Four wins - all-wheel drive

Four driven wheels provide more traction, guaranteeing progress on slippery surfaces or increasing safety on dry roads. How it works

Front-wheel or rear-wheel drive - for many car buyers that is secondary and at most a financial question. For some, however, the drive concept is almost a philosophy and plays a decisive role: Just remember the screams of the rear-wheel drive-spoiled BMW disciples when the Munich-based carmaker announced a few years ago that the smaller models around the 1 Series will be the future Drive front wheels. And who can't decide? It is best to use all-wheel drive right away.

More security and stability

The advantage of all-wheel or 4 × 4 drive can be described very briefly: More traction. This helps on the one hand in the field, if it gets slippery under one or two wheels, the other two can push the car even further and often literally pull the cart out of the dirt. On the other hand, the all-wheel drive ensures more grip even on dry roads and, especially in curves, more safety and stability. In order to understand this, one has to deal a little with physics - all lexicon enthusiasts should be given the keyword "Kammscher Kreis": A tire must transmit both driving forces forwards and cornering forces. Both are not infinitely possible, the sum of the two forces is limited. In other words: If two wheels take over the complete drive, they can withstand less lateral forces in the curve at the same time. By distributing the drive torque to four wheels, each tire can take care of cornering a little more. This reduces understeer in front-wheel drive models and oversteer in rear-wheel drive vehicles. By the way: Even if you have more grip on snow and ice with all-wheel drive, the technology only helps when driving, but not when braking.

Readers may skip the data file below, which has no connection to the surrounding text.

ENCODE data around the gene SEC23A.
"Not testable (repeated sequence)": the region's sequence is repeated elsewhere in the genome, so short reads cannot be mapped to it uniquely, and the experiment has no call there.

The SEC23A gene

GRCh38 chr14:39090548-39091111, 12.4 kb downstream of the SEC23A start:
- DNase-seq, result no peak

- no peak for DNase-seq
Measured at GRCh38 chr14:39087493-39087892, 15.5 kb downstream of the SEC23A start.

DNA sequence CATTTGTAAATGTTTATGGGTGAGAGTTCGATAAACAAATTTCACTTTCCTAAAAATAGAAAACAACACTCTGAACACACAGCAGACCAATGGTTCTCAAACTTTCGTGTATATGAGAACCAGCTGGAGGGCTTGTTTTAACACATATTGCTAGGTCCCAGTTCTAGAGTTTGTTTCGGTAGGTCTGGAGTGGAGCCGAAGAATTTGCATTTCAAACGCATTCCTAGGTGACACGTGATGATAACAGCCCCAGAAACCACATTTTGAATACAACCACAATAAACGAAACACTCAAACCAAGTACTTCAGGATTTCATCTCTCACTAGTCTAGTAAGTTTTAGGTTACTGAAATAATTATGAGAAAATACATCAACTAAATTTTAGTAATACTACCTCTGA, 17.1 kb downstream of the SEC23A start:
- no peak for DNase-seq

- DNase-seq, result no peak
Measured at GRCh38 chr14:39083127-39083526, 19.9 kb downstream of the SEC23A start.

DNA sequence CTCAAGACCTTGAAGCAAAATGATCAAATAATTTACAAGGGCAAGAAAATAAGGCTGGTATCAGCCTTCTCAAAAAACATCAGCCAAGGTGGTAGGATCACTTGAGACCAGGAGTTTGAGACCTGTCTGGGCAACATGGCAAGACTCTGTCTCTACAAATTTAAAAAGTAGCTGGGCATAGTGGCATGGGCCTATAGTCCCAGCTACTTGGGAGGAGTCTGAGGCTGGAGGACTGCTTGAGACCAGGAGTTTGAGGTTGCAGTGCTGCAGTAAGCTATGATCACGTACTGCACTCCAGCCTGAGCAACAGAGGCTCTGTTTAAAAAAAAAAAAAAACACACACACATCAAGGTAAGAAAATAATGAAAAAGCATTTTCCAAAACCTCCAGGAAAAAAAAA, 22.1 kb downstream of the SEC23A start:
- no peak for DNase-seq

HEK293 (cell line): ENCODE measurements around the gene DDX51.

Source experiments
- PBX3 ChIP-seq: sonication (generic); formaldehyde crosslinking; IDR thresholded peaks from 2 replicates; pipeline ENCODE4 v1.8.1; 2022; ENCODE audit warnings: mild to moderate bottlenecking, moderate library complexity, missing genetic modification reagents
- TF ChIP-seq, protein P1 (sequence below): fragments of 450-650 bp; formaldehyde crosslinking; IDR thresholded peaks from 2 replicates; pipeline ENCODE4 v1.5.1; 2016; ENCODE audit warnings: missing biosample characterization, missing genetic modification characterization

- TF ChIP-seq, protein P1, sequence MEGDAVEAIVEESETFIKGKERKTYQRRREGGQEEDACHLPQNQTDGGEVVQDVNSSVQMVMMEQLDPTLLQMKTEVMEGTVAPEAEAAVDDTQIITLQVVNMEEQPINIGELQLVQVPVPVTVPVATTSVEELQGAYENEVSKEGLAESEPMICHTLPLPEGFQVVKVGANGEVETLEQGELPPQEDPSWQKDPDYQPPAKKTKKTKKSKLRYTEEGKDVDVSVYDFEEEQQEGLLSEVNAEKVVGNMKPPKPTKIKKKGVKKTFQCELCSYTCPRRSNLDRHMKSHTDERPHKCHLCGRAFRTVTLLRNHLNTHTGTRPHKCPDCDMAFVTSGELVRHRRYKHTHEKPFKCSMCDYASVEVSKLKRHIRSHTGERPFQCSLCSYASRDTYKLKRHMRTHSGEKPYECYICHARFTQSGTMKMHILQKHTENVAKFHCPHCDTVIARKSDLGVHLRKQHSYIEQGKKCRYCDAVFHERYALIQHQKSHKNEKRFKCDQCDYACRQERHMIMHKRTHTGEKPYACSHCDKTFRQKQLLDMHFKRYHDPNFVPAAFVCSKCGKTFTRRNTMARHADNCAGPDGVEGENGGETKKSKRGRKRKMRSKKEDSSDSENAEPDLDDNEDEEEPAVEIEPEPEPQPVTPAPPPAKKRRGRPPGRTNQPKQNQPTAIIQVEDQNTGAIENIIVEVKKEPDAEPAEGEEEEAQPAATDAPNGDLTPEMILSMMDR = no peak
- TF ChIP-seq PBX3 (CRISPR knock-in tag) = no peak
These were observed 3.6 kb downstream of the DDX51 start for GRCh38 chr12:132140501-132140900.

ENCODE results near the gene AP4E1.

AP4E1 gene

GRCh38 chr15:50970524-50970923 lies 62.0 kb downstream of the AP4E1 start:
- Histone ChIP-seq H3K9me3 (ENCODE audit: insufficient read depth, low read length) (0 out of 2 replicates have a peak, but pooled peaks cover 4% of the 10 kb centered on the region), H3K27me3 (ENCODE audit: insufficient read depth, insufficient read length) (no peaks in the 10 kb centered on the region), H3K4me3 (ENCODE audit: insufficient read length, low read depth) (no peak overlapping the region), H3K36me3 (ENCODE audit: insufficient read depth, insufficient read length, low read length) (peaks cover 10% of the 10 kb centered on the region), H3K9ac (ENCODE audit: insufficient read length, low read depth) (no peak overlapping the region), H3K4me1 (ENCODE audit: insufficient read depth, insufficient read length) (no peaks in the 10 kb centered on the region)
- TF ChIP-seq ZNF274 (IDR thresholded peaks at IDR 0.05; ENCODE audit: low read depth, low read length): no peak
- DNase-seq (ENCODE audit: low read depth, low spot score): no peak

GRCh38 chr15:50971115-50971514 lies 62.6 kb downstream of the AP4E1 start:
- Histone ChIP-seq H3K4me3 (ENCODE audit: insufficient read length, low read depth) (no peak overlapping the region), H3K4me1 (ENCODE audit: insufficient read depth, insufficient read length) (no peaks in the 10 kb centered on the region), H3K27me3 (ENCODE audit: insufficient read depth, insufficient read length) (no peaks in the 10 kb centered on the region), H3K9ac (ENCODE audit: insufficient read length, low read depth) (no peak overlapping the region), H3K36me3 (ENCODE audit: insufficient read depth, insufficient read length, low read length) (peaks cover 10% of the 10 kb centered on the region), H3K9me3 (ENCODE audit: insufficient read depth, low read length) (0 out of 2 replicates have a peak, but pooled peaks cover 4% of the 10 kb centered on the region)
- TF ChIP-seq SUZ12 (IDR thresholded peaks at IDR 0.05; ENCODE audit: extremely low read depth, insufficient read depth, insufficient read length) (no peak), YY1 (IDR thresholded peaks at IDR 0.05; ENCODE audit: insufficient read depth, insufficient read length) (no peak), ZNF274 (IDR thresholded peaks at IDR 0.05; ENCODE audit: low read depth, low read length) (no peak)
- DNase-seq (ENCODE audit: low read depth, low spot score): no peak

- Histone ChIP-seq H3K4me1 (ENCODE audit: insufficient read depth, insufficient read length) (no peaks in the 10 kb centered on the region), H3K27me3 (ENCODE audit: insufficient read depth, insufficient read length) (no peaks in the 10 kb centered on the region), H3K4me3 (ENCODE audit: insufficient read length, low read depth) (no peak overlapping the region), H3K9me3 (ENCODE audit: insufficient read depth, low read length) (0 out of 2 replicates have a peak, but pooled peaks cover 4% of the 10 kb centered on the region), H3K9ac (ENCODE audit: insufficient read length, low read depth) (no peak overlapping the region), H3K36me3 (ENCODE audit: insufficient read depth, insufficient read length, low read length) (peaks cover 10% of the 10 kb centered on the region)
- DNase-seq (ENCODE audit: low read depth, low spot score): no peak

But how does the power get to all four wheels? With combustion engines there are traditionally two ways: On the one hand, the power can be sent from the engine to a so-called differential, which then divides the drive power between both axles. In this case, one speaks of permanent all-wheel drive because the power is always sent to all four wheels. However, the division between the front and rear axles can be varied depending on the driving situation.

Only when it is necessary

As an alternative to this, the power can only be delivered to one of the two axes as standard. The second is only switched on via a clutch when required. This can either be controlled by the driver - at the push of a button or via an extra gear lever and with the help of a dog clutch - or it can be controlled automatically by the car's control systems. As soon as the technology detects slip on the actual drive axle, power is sent to the other. In the latter case, multi-plate clutches are often used, in which it is also possible to regulate how much power is redistributed mechanically or electronically.

Interesting: The so-called switchable all-wheel drive is often marketed by the manufacturers as "permanent", but the term "permanently available" would be more correct. Because on a dry road, these cars generally transfer 100 percent of their power to one axle. This is intended to eliminate a disadvantage of all-wheel drive: the higher fuel consumption.

Another possibility of all-wheel drive is of course to use two sources of power. However, two combustion engines are rarely found, so far they have only been found in studies and one-offs. It looks different with electric cars. E-motors are relatively simple and inexpensive, so that many manufacturers now use four-wheel drive for their electric vehicles with their own drive per axle. And petrol or diesel can also be easily upgraded to 4 × 4 models: the combustion engine drives one axle and the electric motor pushes the other.


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